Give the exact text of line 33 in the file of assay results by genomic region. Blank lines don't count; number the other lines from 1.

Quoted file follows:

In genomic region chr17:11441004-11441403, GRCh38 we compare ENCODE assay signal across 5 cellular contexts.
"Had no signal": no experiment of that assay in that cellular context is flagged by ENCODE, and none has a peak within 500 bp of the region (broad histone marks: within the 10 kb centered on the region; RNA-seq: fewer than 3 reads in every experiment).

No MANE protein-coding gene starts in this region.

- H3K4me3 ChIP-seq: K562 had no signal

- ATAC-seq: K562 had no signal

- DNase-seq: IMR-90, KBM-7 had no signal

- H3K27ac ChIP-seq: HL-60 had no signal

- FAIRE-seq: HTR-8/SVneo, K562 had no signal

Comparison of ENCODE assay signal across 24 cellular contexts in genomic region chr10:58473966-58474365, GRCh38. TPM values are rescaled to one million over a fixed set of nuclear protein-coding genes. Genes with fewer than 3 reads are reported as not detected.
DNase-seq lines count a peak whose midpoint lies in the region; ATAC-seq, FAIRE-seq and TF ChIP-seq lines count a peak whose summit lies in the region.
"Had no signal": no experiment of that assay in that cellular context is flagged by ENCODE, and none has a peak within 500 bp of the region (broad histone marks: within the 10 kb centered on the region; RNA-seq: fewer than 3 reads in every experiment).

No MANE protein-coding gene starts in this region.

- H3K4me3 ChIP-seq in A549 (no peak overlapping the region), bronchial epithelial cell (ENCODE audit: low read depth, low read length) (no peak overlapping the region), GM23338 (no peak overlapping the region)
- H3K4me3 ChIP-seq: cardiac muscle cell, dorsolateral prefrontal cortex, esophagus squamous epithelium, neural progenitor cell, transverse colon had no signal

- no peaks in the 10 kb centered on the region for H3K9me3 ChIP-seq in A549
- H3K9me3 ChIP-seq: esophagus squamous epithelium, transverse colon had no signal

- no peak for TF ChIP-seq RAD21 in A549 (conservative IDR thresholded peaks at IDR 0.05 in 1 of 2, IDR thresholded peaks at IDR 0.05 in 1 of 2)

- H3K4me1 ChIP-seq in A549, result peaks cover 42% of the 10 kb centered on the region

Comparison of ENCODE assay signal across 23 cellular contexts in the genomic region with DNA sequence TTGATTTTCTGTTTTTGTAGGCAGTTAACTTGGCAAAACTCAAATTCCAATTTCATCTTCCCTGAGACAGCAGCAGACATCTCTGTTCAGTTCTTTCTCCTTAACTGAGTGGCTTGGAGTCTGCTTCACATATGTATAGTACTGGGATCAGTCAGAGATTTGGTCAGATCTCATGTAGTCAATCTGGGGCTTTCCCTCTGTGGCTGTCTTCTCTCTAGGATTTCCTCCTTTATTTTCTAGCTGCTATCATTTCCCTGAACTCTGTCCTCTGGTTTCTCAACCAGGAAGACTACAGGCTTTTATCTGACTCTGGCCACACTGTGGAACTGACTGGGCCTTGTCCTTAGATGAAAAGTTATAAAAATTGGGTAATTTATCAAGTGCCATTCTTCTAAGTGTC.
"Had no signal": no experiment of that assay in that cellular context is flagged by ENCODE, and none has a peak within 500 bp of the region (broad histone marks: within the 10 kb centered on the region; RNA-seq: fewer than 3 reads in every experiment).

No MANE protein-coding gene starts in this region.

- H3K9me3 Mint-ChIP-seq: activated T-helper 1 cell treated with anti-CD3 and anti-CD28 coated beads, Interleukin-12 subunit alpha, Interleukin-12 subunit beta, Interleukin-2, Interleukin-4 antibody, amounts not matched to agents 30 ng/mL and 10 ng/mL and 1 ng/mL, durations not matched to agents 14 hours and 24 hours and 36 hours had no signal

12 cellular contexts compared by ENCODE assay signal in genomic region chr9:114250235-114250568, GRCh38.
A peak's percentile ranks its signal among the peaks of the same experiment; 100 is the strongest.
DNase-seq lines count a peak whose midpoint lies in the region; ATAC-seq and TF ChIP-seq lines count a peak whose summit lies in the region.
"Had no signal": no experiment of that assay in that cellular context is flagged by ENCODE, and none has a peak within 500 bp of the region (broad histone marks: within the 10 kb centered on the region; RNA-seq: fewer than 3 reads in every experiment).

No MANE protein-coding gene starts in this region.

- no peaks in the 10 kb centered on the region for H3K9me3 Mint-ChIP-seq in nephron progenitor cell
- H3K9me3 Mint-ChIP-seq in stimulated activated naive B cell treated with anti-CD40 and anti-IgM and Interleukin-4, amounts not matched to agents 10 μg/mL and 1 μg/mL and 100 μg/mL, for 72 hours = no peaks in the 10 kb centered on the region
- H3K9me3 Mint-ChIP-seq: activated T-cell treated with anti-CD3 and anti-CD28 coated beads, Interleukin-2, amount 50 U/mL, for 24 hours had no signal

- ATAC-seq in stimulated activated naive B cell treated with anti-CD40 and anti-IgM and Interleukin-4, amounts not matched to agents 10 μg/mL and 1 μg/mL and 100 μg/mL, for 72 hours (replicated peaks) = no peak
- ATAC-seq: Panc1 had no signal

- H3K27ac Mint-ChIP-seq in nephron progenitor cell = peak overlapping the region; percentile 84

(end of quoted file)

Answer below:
- H3K27ac Mint-ChIP-seq in nephron progenitor cell = peak overlapping the region; percentile 84